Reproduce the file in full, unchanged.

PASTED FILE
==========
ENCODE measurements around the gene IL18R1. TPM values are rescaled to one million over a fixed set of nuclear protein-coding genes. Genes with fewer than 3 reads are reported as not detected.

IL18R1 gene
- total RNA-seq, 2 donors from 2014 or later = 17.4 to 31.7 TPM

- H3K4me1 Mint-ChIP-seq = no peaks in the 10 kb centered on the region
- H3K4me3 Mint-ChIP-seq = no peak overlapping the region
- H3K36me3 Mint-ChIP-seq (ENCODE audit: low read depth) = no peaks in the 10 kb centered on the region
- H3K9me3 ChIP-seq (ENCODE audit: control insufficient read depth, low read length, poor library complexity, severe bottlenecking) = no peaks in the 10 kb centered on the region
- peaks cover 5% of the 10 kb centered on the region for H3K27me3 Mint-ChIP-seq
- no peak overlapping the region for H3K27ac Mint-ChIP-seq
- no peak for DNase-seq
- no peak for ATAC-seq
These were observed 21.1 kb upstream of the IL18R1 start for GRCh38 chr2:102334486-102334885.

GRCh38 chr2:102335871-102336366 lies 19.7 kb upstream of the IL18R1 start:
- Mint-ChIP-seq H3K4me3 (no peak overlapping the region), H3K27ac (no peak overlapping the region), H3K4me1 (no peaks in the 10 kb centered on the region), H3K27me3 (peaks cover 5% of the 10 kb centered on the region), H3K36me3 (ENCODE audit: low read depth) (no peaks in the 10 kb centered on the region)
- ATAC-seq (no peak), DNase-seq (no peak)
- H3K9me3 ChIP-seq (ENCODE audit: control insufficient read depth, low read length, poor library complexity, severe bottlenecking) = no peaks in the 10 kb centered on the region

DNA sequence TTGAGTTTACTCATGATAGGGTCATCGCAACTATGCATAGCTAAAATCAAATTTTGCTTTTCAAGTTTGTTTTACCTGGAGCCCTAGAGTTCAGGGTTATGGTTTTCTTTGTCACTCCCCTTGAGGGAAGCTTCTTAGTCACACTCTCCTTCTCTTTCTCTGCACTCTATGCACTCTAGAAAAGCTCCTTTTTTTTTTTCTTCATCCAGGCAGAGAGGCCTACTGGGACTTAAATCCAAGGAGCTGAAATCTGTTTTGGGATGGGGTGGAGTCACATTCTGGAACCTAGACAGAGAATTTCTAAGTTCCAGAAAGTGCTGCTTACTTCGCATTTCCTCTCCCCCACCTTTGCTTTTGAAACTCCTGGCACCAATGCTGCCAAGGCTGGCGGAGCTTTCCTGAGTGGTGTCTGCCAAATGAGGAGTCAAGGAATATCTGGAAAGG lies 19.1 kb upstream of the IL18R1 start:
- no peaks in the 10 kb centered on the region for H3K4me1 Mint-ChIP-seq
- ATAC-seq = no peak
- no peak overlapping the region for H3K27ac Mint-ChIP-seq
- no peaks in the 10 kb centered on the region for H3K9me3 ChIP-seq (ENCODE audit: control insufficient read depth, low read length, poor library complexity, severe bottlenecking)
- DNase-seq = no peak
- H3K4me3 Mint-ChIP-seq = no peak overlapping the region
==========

ENCODE measurements around the gene IL18R1. TPM values are rescaled to one million over a fixed set of nuclear protein-coding genes. Genes with fewer than 3 reads are reported as not detected.

IL18R1 gene
- total RNA-seq, 2 donors from 2014 or later = 17.4 to 31.7 TPM

- H3K4me1 Mint-ChIP-seq = no peaks in the 10 kb centered on the region
- H3K4me3 Mint-ChIP-seq = no peak overlapping the region
- H3K36me3 Mint-ChIP-seq (ENCODE audit: low read depth) = no peaks in the 10 kb centered on the region
- H3K9me3 ChIP-seq (ENCODE audit: control insufficient read depth, low read length, poor library complexity, severe bottlenecking) = no peaks in the 10 kb centered on the region
- peaks cover 5% of the 10 kb centered on the region for H3K27me3 Mint-ChIP-seq
- no peak overlapping the region for H3K27ac Mint-ChIP-seq
- no peak for DNase-seq
- no peak for ATAC-seq
These were observed 21.1 kb upstream of the IL18R1 start for GRCh38 chr2:102334486-102334885.

GRCh38 chr2:102335871-102336366 lies 19.7 kb upstream of the IL18R1 start:
- Mint-ChIP-seq H3K4me3 (no peak overlapping the region), H3K27ac (no peak overlapping the region), H3K4me1 (no peaks in the 10 kb centered on the region), H3K27me3 (peaks cover 5% of the 10 kb centered on the region), H3K36me3 (ENCODE audit: low read depth) (no peaks in the 10 kb centered on the region)
- ATAC-seq (no peak), DNase-seq (no peak)
- H3K9me3 ChIP-seq (ENCODE audit: control insufficient read depth, low read length, poor library complexity, severe bottlenecking) = no peaks in the 10 kb centered on the region

DNA sequence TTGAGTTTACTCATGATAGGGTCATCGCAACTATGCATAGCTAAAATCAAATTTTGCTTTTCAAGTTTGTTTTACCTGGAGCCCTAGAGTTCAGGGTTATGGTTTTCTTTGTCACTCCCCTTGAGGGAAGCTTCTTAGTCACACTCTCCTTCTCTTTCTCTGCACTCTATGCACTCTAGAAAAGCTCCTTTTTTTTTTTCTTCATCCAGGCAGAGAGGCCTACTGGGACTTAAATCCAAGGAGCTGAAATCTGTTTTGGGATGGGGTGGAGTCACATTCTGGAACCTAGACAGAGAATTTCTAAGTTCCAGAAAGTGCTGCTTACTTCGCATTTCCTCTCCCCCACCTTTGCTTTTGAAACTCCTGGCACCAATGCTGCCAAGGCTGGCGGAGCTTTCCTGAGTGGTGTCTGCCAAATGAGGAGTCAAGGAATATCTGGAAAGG lies 19.1 kb upstream of the IL18R1 start:
- no peaks in the 10 kb centered on the region for H3K4me1 Mint-ChIP-seq
- ATAC-seq = no peak
- no peak overlapping the region for H3K27ac Mint-ChIP-seq
- no peaks in the 10 kb centered on the region for H3K9me3 ChIP-seq (ENCODE audit: control insufficient read depth, low read length, poor library complexity, severe bottlenecking)
- DNase-seq = no peak
- H3K4me3 Mint-ChIP-seq = no peak overlapping the region